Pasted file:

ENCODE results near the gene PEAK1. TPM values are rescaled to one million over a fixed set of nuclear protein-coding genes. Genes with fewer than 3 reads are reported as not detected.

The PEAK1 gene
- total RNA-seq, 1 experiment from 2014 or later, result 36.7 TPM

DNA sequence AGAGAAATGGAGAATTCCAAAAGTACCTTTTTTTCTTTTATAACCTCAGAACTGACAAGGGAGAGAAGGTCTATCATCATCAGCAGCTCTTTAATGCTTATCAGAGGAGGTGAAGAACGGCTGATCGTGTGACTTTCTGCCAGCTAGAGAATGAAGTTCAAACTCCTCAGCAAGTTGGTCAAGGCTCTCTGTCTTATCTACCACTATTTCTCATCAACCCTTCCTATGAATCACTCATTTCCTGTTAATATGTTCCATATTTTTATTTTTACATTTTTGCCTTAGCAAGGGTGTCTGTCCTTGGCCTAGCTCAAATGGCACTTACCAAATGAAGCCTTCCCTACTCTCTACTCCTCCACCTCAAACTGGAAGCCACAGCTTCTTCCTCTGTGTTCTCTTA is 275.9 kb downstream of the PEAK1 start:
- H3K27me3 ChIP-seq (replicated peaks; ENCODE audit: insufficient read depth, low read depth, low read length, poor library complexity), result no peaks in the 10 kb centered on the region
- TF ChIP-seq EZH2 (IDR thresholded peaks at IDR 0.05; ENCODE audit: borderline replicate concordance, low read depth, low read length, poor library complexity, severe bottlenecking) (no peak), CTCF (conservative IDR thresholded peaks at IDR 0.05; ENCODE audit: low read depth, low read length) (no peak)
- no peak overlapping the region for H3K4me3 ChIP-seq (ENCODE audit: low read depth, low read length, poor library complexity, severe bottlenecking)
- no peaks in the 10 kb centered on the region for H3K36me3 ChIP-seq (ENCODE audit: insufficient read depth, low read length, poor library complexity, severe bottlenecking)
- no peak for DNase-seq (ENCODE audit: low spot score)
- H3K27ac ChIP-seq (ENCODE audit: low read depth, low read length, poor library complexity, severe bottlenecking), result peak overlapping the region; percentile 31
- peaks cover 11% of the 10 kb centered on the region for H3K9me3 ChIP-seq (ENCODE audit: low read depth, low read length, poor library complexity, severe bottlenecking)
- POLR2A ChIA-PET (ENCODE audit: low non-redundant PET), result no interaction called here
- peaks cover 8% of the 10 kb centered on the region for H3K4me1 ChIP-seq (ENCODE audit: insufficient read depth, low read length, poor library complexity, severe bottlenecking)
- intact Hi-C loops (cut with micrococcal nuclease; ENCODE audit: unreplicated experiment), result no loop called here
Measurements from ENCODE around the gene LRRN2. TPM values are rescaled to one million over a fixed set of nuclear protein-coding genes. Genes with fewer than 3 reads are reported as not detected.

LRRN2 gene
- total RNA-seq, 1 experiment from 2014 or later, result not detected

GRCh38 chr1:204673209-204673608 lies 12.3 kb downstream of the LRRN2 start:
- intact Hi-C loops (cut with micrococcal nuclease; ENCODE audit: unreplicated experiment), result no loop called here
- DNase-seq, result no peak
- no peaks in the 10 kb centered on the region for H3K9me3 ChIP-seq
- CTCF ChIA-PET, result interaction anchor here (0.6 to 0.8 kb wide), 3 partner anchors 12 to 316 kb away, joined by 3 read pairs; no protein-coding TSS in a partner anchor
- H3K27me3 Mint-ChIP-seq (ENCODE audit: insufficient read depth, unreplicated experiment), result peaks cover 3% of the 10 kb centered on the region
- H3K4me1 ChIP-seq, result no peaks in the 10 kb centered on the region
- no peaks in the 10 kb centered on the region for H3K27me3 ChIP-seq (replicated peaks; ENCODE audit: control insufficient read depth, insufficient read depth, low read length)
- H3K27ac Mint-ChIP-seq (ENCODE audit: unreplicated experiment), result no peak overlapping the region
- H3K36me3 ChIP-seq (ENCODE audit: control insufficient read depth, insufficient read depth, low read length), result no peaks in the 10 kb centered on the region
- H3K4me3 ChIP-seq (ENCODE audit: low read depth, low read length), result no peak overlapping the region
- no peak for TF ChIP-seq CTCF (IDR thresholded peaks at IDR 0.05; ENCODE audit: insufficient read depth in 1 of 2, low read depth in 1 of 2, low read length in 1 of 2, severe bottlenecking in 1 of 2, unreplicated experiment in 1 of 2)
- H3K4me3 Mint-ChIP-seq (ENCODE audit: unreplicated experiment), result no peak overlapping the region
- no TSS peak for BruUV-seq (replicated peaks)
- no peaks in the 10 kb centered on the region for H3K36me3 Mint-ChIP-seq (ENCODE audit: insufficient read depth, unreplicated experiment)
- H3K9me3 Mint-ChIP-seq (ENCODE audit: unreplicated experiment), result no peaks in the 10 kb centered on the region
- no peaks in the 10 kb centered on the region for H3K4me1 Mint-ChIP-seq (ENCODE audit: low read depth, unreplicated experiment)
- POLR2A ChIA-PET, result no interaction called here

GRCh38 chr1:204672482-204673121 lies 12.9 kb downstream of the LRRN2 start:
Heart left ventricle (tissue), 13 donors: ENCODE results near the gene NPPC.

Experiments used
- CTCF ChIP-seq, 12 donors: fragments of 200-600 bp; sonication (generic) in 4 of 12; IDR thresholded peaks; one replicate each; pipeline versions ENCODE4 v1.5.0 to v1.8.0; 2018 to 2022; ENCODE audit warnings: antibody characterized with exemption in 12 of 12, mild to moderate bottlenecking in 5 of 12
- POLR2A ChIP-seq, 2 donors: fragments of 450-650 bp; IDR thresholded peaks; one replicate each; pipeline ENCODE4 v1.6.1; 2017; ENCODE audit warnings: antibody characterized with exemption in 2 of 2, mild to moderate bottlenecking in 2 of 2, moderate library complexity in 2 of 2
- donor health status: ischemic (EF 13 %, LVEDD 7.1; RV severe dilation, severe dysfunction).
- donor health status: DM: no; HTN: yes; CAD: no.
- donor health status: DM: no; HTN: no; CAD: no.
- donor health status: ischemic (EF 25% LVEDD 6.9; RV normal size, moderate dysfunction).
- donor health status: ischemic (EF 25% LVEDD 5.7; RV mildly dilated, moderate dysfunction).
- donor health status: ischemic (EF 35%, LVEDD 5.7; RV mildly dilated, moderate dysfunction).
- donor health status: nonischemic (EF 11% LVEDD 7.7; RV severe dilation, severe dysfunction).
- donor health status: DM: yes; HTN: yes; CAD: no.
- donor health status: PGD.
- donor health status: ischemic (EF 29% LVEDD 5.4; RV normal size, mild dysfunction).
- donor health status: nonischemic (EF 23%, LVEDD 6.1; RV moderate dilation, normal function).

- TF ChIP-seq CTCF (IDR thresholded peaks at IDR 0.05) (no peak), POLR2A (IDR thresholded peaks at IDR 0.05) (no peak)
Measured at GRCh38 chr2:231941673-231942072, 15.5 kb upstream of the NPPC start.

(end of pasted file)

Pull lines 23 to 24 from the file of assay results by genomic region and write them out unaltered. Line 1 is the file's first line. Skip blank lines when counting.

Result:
- H3K27me3 Mint-ChIP-seq (ENCODE audit: insufficient read depth, unreplicated experiment), result peaks cover 3% of the 10 kb centered on the region
- H3K4me1 ChIP-seq, result no peaks in the 10 kb centered on the region